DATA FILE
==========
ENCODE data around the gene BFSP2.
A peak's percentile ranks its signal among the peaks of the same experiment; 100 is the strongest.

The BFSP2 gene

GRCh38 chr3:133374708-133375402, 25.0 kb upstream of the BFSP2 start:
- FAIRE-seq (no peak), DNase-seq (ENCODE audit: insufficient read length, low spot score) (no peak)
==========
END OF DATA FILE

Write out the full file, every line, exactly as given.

ENCODE data around the gene BFSP2.
A peak's percentile ranks its signal among the peaks of the same experiment; 100 is the strongest.

The BFSP2 gene

GRCh38 chr3:133374708-133375402, 25.0 kb upstream of the BFSP2 start:
- FAIRE-seq (no peak), DNase-seq (ENCODE audit: insufficient read length, low spot score) (no peak)